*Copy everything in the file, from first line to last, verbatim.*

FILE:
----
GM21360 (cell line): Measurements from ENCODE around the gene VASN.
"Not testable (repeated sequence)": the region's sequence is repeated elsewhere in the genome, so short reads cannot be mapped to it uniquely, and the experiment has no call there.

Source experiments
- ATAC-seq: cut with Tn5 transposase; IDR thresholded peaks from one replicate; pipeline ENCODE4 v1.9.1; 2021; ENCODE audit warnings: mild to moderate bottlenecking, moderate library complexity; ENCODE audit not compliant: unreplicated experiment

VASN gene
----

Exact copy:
GM21360 (cell line): Measurements from ENCODE around the gene VASN.
"Not testable (repeated sequence)": the region's sequence is repeated elsewhere in the genome, so short reads cannot be mapped to it uniquely, and the experiment has no call there.

Source experiments
- ATAC-seq: cut with Tn5 transposase; IDR thresholded peaks from one replicate; pipeline ENCODE4 v1.9.1; 2021; ENCODE audit warnings: mild to moderate bottlenecking, moderate library complexity; ENCODE audit not compliant: unreplicated experiment

VASN gene